Spanning 200 acres on Chicago’s southern lakefront, Calumet Park is located in the heart of the Calumet River basin. An early center of trade between Native Americans and French explorers, the area takes its name from the Norman-French word chamulet (pipe), a reference to Native American peace pipes.
These four oil-on-canvas murals commemorate the burgeoning trade system in the region. In the first scene (southeast wall), Native Americans gather around a fire perhaps in an act of ceremonial ritual. Next (northeast wall), Father Jacques Marquette addresses a group of natives while traders unload goods from a canoe; the priest’s raised left arm and open bible suggest a gesture of blessing. In the third scene (northwest wall), hunters return to their village bearing the fruits of their excursion and are welcomed heartily by their wives. Finally (southwest wall), traders lay out beads, guns, and other utensils on large gingham blankets perhaps to exchange them for fur pelts.
The series was made possible by the Art Fund established in 1909 by Judge John Barton Payne. Dedicated to the decoration of the buildings of the South Park System, the Art Fund became known as the Payne Fund when its administration was turned over to the Art Institute of Chicago in July 1926. According to records of a committee meeting on November 9, 1926, sculptor Lorado Taft recommended “as the first project the installation of murals in Calumet Park Field House.” The artist Tom Lea (1907–2001) was selected for the project.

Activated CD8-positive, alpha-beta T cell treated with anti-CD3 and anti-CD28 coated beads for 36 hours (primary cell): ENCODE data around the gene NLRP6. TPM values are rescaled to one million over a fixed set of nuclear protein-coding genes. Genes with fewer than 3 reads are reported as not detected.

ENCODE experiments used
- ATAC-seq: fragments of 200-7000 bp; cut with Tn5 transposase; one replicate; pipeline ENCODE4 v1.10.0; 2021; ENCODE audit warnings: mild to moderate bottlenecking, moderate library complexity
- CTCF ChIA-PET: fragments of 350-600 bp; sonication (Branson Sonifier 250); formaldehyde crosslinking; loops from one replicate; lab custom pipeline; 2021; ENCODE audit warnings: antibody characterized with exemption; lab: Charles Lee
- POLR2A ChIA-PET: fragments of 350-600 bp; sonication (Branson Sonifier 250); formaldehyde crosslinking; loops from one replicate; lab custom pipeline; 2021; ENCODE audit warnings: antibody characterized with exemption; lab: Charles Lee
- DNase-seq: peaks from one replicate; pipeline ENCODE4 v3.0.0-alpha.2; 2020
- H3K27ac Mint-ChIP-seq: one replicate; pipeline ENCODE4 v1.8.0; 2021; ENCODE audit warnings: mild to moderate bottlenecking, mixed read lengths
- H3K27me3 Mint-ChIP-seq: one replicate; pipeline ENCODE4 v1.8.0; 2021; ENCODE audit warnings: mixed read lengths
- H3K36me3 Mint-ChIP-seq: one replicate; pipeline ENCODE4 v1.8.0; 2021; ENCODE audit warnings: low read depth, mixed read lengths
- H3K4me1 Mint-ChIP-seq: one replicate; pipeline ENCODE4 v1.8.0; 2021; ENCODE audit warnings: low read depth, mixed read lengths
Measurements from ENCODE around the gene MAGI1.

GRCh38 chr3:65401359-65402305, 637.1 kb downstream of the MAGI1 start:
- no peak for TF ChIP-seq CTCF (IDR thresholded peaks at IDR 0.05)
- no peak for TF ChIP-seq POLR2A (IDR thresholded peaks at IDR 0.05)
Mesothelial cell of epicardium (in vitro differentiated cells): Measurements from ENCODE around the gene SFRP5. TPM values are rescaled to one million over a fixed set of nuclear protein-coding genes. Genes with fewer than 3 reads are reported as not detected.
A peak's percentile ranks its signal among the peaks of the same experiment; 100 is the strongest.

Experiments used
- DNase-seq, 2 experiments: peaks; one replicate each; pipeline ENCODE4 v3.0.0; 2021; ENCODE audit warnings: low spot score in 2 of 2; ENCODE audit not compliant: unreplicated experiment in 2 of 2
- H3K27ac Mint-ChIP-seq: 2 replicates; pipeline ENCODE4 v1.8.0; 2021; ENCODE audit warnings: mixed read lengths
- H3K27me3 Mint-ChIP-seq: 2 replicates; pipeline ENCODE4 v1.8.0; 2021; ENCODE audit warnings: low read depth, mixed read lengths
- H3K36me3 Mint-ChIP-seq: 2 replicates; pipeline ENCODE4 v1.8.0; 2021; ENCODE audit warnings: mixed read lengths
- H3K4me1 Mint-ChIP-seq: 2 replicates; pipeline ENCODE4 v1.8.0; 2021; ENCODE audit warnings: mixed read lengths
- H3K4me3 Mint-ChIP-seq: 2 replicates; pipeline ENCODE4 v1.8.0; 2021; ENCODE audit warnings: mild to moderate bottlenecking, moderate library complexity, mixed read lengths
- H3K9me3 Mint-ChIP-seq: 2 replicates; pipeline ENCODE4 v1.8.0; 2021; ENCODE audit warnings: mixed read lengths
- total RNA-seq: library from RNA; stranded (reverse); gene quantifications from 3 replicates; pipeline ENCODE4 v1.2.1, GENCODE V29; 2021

Originally from El Paso, Texas, Lea studied at the School of the Art Institute from 1924 to 1926, at which point he began apprenticing his previous teacher noted muralist John Warner Norton. The pair worked on several important commissions, including the vaulted ceiling mural for the Chicago Daily News Building (1929). Norton had a profound influence on Lea, who described his teacher as having “a sharp and constructive mind, a deep humility, and the integrity of a great man.” The relationship must have been mutual, for after Norton’s death in 1934, Lea inherited his easel.
Lea went on to have an illustrious career of his own. He is celebrated for his art and writing, both of which embody themes of the American West. After returning to the Southwest in 1933, he was briefly employed by the Works Progress Administration. He won a national competition held by the United States Department of Treasury for the Benjamin Franklin Post Office in Washington, D.C., which resulted in one of his best-known works, The Nesters (1935). Lea also served as a Life Magazine correspondent during World War II, covering the action in the South Pacific. Two of his novels—The Brave Bulls (1949) and The Wonderful Country (1952)—were turned into major motion pictures. Today, the Tom Lea Institute in El Paso is committed to carrying on the artist’s legacy through education and collaboration.